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Using Windows XP Pro For Web Server

I would like to set-up my own web server using Windows XP Pro. I know IIS comes with the software. I am a novice in this particular area but want to learn. I consider myself technology proficent and can learn quickly. Yes, I know I can hire someone to do the hosting, etc. but you don't learn that way.

My CPU is a AMD Athlon 2800+ with 512MB ram and a 80GB hard drive. I have a DSL with 7MBps up and 876KBps down and 5 static IPs. I also have McAfee Security Center installed which includes Firewall Plus and Virus scan. I also have my own domains. My plan is to host my own website plus 2 others. There will be no e-commerce or anything too heavy duty. So, that's the background stuff.

I need your help and advice on where to get easy step by step best practices to set up the server. A book is good, an online tutorial is good, and a CD Rom is also good. I would rather NOT spend 5 days in a class. At this point I am open to almost anything else. I have looked for a good book but nothing that gives me good step by steps.

Any help would be appreciated. Thanks in advance!

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I wouldn't

In reply to: Using Windows XP Pro For Web Server

XP's multi-tasking abilities are pretty limited, and you'd find out just how limited if you tried this.

Secondly, not only is IIS a huge security hazard that should be avoided at all costs, it's a real beast to configure. Even pros have problems with it, which is part of why it's such a security hazard.

What I would suggest you do, is find or buy an older Pentium II box sitting around or on eBay. You can get these things for next to nothing these days. Then you slap a copy of Linux on it, and use Apache as the web server. You can download CD images for free off the Internet, and you're free to use it. Windows has some restrictions on the number of connections you can legally have to your computer at a time. I think XP Pro is 10, and IIS will enforce this. Apache on Windows won't, but Apache on Windows is a pale shell of what Apache on Linux or *BSD is. Just because of the limitations to Windows' multi-tasking abilities. Not to mention IIS doesn't always want to play nicely with browsers that aren't IE, and also for security reasons, you really don't want to be using IE any more than is absolutely necessary.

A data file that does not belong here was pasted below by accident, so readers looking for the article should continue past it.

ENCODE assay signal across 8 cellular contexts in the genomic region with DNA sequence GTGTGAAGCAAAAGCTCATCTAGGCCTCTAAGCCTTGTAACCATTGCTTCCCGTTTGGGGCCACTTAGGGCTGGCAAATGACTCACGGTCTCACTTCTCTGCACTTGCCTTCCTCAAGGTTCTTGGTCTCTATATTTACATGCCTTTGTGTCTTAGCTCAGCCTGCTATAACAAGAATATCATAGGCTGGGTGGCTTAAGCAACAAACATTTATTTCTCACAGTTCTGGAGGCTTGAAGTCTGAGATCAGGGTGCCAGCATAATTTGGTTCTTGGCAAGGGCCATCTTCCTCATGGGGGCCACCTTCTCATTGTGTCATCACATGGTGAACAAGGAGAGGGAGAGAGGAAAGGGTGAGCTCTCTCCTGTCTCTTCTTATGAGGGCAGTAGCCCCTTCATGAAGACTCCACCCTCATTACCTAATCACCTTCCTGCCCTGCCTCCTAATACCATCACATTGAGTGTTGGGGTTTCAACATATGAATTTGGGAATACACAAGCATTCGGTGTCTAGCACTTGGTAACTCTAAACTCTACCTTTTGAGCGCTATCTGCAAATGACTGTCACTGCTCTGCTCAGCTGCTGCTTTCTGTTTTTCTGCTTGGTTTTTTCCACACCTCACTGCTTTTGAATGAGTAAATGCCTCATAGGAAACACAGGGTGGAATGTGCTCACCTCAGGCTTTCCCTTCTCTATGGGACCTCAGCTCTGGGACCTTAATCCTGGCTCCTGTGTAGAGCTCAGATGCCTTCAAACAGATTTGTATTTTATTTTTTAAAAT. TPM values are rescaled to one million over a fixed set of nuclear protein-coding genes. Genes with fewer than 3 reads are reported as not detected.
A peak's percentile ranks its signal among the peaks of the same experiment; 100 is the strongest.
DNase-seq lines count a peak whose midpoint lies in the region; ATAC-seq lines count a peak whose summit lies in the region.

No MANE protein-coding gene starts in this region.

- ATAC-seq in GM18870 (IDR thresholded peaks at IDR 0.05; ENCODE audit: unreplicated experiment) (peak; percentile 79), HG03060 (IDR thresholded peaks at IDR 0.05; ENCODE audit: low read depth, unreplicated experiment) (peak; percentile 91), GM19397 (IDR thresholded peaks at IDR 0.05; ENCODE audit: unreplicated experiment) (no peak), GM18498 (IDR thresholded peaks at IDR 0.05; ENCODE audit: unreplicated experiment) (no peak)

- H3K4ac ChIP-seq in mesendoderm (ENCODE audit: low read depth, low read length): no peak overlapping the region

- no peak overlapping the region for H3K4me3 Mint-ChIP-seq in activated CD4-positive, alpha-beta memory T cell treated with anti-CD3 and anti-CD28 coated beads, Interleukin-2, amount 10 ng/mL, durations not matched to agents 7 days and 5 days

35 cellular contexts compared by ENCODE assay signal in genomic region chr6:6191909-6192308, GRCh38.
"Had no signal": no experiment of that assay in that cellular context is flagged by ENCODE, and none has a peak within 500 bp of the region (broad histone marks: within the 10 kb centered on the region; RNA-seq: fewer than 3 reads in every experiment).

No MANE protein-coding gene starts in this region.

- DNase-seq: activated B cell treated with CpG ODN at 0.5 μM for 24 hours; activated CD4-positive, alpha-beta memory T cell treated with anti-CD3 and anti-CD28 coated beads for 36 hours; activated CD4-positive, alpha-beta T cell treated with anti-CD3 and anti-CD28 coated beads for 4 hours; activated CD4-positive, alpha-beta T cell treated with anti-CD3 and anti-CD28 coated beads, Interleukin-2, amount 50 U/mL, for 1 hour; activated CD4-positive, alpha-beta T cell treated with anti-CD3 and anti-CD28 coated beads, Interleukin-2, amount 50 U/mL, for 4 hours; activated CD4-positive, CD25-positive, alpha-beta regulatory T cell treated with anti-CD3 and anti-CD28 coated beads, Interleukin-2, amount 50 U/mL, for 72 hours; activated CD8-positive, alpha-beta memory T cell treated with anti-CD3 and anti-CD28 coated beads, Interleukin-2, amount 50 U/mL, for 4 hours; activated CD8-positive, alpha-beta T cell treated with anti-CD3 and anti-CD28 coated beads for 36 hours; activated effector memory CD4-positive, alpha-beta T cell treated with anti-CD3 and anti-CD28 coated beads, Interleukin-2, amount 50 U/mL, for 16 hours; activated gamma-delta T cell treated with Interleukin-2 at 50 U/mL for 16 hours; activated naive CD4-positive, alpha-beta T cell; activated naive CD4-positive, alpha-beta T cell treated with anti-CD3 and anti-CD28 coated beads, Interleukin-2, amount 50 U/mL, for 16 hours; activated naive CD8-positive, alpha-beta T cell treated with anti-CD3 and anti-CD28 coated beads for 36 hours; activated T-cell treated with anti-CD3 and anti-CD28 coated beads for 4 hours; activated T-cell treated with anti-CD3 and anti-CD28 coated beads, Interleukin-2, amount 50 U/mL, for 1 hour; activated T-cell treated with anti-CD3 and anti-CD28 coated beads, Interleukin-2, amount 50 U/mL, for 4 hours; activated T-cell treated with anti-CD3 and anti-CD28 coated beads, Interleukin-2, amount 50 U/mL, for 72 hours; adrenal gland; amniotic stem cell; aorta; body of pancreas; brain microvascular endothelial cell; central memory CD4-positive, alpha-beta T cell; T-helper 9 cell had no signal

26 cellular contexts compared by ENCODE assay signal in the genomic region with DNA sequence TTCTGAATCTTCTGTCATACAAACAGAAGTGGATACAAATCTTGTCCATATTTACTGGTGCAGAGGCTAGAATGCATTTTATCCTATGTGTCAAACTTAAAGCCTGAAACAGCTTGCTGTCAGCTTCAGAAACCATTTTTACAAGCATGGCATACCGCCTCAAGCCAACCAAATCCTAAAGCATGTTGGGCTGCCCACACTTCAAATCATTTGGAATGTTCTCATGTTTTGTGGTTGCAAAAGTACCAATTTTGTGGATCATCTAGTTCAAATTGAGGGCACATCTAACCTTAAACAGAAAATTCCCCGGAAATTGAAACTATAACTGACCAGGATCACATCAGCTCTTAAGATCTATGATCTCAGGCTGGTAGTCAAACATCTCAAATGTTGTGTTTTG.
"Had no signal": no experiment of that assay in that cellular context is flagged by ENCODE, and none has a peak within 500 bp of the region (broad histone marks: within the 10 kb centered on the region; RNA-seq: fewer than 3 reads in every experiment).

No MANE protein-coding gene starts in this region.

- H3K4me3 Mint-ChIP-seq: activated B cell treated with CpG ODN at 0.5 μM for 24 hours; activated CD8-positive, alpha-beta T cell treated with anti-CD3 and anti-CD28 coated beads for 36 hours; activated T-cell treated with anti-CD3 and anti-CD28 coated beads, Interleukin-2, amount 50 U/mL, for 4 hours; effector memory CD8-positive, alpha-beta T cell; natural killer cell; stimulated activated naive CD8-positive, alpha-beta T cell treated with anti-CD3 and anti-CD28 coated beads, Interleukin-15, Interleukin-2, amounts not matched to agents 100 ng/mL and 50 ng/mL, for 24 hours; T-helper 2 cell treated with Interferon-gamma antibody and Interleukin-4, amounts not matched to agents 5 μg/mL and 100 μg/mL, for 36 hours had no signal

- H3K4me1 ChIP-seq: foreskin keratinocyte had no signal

Anyway, you can find loads of documentation on the Internet about using Linux as a web server. There are even distributions specifically tailored to these sorts of things. Some probably don't even require much Unix knowledge, though a little can never hurt. This way it won't be hogging huge amounts of resources on your main system, if someone hacks into it, it's not your main system they're trashing, and server performance won't be affected by you playing a game or something like that.

Also, one final little note. You've got it backwards. It's 7Mbps (note the lowercase b, since that's significant here, meaning bits instead of bytes) down and 876Kbps (again, lowercase b) up. And a bit of free advice for which you can take as you will... Get rid of that McAfee stuff. Anything with the McAfee name on it is all but guaranteed to be crap. VirusScan will consume huge amounts of CPU time, and absolutely kill your server performance, and software firewalls are next to worthless no matter who makes it.

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Response to I Wouldn't

In reply to: I wouldn't

Thank you for your response. I should have mentioned that this PC is not my main system. It will be used only as a server. Also thanks for the corrections. I always get it backwards. Sigh...

As far as Linix and Unix. I know next to nothing about these. I have only a understanding of what they do but no working knowledge. What's the learning curve?

I want to learn the technology of web servers and hosting but don't want to get so immersed that I am overwhelmed.

Thanks again for yor feedback!

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